1. The Linked List should perform insertions at and deletions from the end of the list.


CS 1120 Fall 2017


Random Access Files, Generics, Collections, Etc.

  1. The LinkedList class should be singly linked and use nodes (objects of the Node class) to store its data. The nodes in a LinkedList object should be indexed starting from 0. For example, if a LinkedList object has 4 nodes, the index of the first node should be 0 (zero) and the index of the last node 3.

  1. Use the following class names:

    1. LinkedList (implements ILinkedList interface),

    2. Stack (implements IStack interface),

    3. Node (implements INode interface),

    4. Decoder (implements IDecoder interface),

    5. PostfixExpression (implements IPostfixExpression interface) and

    6. PostfixMain (for the class with the main method and the GUI code).

  1. Your application must implement the following interfaces:

public interface IStack<E> {


  • Adds the parameter s to the top of the stack.

  • @param s – the string to be added


void push(E s);


  • Removes the top element from the stack

  • @return – the top element in the stack */

E pop();


  • Returns the top element on the stack without removing it.

  • @return – the top element in the stack


E peek();


  • Returns the number of elements in the stack.

  • @return – the number of elements in the stack */

int size();


  • Returns true if the stack contains no elements; false otherwise.

  • @return – true if the stack contains no elements; false otherwise. */

boolean isEmpty();


public interface ILinkedList<E> {


  • Adds the element e to the end of the list (appends it).

  • @param e – element to be added


void add(E e);


CS 1120 Fall 2017


Random Access Files, Generics, Collections, Etc.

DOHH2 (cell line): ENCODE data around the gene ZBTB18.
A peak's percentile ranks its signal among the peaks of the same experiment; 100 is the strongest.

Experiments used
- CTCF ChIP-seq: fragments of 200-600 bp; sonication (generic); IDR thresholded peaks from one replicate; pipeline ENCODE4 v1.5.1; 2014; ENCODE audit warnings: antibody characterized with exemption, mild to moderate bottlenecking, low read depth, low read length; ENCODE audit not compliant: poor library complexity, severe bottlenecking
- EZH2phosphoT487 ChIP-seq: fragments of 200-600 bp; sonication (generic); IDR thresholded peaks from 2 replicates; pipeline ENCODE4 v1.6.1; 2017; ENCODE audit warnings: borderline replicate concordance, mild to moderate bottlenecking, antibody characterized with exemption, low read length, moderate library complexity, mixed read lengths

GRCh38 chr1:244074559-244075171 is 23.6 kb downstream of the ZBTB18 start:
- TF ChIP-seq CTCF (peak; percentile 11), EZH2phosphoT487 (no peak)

• Removes all of the elements from the list */

void clear();


  • Returns the element at the end (index size1) of the list.

  • @return the element at the end (index size1) of the list. */

E getLast();


  • Returns the element at the specified index in the list.

  • @param – Index of the element to retrieve. (Indexing starts from 0.)

  • @return – the element at that index.

  • @throws IndexOutOfBoundsException


E get(int index) throws IndexOutOfBoundsException;


  • Returns true if the list is empty; false otherwise.

  • @return true if the list is empty, false otherwise. */

boolean isEmpty();


  • Removes the element at the specified index.

  • @param – Index of element to be removed. (Indexing starts from 0.)

  • @return – The contents of the element that was removed.

  • @throws IndexOutOfBoundsException


E remove(int index) throws IndexOutOfBoundsException;


  • Returns the number of elements in this list.

  • @return the number of elements in this list. */

int size();


public interface INode<E> {


  • Returns the data stored in this node.

  • @return – Data in this node.


E getData();


* Setter for data for this node.

* @param data – New data


void setData(E data);


* Returns the node next to this node.


CS 1120 Fall 2017


Random Access Files, Generics, Collections, Etc.

  • @return – Node next to this node. */

INode<E> getNext();


* Sets node received as the next node to this node.

* @param next – new next node.


void setNext(INode<E> next);


public interface IPostfixExpression {


  • Calculates the result of the expression using a stack and returns it.

  • @return – the result obtained for the expression.


int calculateResult();


  • Returns the arithmetic expression in string format.

  • @return – the result obtained for the expression. */

String getPostfixExpression();


* Sets the arithmetic expression (in string format).

* @param expression – the new expression.


void setPostfixExpression(String expression);


  • Sets the IStack attribute in this class.

  • @param stack – the new stack.


void setStack(IStack stack);


public interface IDecoder {


* Sets the IPostFixExpression attribute in this class.

* @param expression – the new expression.


public void setPostfixExpression(IPostFixExpression expression);


  • Reads the expression from the input file, stores it as a String,

  • creates a Postfix object and sets the expression attribute for the

  • Postfix object (using the String from the input file), calls the